• Tax benefits: The Growing Jobs in Small Business package announced in the 2015-2016 Budget will benefit 97% of farmers (turnover less than $2 million p.a.). From 12 May 2015 to 30 June 2017, farmers will be eligible for immediate tax deductions for assets costing less than $20,000. Additionally, unincorporated small businesses will receive a 5% tax discount, with small incorporated businesses receiving a 1.5% reduction in company tax rates from 1 July 2015.
  • Long-term Financial security: Effective 1 July 2016, the deposit limits for Farm Management Deposits (FMD’s) will be increased to $800,000 to facilitate farmers setting money aside during profitable years for years of lower production. This will be coupled with the removal of restrictions placed on financial institutions which prevented FMD accounts being used as a loan offset. Primary producers who have opted out of the Income Tax Averaging Scheme will be eligible for re-admittance 10 years after exiting, recognising that businesses’ circumstances change over time.

2. Building 21st Century water, transport and communication

  • Road and rail infrastructure: $50 billion will be invested in road and rail improvements nationwide. This includes a $5 billion Northern Australia Infrastructure Facility, with $100 million devoted to the Northern Australia Beef Roads Fund to improve northern cattle supply chains. An additional $600 million is dedicated to projects on priority roads identified by Infrastructure Australia’s audit of Northern Australia.
  • Water Infrastructure: $500 million additional investment in water infrastructure through the establishment of the ‘National Water Infrastructure Development Fund’ including $50 million to undertake detailed planning to inform future water infrastructure investment decisions.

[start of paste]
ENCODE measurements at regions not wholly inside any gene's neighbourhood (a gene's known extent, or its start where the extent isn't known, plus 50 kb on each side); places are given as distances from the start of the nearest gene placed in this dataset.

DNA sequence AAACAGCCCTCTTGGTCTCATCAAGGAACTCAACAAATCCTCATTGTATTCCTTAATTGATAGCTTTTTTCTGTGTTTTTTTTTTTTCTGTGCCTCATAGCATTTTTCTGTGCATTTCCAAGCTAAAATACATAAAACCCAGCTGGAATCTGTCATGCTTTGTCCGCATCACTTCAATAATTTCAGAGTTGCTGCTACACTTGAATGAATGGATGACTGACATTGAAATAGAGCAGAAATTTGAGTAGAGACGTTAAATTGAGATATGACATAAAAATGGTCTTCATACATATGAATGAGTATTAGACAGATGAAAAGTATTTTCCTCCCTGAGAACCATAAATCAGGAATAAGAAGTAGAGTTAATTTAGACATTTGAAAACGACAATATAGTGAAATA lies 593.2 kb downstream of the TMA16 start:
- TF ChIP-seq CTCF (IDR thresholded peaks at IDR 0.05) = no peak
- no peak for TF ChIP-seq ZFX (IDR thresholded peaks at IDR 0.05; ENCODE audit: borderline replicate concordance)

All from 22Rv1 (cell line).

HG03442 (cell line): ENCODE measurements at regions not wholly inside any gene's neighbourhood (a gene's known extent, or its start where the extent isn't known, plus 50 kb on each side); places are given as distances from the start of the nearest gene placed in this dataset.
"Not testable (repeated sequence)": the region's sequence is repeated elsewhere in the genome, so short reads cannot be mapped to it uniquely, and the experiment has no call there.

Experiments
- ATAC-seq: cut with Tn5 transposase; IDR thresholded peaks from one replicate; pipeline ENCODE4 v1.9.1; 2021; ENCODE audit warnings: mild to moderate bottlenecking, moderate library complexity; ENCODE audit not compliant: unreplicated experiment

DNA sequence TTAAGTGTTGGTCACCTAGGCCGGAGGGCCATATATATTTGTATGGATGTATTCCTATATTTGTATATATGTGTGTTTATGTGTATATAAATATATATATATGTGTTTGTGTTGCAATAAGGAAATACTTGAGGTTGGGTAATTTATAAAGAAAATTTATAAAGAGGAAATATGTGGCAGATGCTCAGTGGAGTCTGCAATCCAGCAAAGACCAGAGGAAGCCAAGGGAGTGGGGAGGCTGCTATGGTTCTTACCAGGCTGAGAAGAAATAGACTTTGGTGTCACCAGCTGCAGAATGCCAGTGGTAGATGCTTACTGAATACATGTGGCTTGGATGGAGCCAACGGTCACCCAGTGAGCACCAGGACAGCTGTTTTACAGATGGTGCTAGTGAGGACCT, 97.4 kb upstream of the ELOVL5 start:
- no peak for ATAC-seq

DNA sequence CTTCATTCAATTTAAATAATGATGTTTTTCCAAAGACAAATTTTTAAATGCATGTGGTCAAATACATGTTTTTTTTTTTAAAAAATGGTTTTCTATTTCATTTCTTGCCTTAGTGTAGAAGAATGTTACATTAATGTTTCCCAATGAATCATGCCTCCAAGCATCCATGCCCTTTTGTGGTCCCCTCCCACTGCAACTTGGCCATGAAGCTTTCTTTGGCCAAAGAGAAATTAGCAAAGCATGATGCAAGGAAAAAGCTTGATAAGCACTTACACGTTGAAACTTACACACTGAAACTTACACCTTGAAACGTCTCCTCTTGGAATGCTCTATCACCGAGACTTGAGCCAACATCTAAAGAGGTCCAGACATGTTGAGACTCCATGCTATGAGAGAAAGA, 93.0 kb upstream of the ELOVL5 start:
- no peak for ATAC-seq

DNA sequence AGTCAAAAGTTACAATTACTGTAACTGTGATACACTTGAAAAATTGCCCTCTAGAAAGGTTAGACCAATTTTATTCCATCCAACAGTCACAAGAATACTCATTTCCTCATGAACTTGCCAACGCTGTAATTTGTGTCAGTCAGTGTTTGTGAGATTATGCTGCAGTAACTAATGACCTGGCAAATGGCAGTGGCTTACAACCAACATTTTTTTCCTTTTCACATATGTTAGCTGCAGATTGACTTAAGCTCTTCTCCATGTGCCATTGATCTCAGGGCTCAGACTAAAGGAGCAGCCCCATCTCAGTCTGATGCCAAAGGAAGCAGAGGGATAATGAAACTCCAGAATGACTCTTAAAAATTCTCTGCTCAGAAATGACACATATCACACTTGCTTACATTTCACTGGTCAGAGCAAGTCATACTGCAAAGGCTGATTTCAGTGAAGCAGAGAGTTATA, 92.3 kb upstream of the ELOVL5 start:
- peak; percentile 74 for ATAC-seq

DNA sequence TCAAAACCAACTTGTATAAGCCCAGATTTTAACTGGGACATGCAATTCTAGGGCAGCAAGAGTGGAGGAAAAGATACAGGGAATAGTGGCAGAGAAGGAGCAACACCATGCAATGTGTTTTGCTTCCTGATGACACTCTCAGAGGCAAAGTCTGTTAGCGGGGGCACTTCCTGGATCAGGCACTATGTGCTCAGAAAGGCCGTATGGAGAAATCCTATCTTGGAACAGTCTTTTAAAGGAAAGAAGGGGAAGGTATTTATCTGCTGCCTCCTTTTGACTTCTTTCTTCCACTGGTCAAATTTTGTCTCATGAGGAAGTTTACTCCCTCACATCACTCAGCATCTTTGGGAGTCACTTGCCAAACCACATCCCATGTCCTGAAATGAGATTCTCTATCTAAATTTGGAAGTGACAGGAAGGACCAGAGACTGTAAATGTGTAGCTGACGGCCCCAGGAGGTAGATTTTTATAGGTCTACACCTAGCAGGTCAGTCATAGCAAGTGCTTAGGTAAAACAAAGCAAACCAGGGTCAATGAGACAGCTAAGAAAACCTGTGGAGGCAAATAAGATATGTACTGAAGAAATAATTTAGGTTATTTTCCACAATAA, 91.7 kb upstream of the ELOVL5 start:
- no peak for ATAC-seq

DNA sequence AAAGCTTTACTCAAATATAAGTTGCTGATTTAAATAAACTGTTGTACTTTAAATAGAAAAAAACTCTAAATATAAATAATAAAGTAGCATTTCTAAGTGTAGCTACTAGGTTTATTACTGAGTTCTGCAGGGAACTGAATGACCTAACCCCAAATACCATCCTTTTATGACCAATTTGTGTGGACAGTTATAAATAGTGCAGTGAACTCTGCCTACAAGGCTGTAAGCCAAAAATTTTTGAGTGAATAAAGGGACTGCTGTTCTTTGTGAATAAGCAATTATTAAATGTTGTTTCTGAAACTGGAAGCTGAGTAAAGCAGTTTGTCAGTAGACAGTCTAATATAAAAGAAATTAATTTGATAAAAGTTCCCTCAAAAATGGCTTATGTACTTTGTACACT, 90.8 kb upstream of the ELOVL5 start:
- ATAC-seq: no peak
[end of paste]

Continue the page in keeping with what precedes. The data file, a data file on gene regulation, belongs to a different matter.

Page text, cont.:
• Transport: $1 million expansion of CSIRO’s Transport Network Strategic Investment Tool to enable better targeting of future transport investment to assist the agricultural sector.
  • Communication: The Government’s Equity contribution of $29.5 billion towards construction of the NBN will improve rural businesses access to online markets and resources. $100 million has been committed to addressing mobile coverage issues in rural areas, and $60 million will be spent on the Mobile Black Spot Program.

3. Strengthening the approach to drought and risk management

  • Drought and risk management package: Approximately $3 billion will be committed to provide farm businesses, farming families and rural communities’ certainty about how and when the Commonwealth will help farmers during a drought. $29.9 million will go towards providing insurance advice and assessment grants to farmers in order to facilitate the uptake of crop insurance and other risk management strategies. As of 12 May 2015, farmers who build on-site fodder or water storage are eligible for accelerated depreciation as tax deductions from the first year. $20 million has been committed to enhancing the Bureau of Meteorology’s seasonal forecasting models in order to provide more accurate local climate information from early 2017.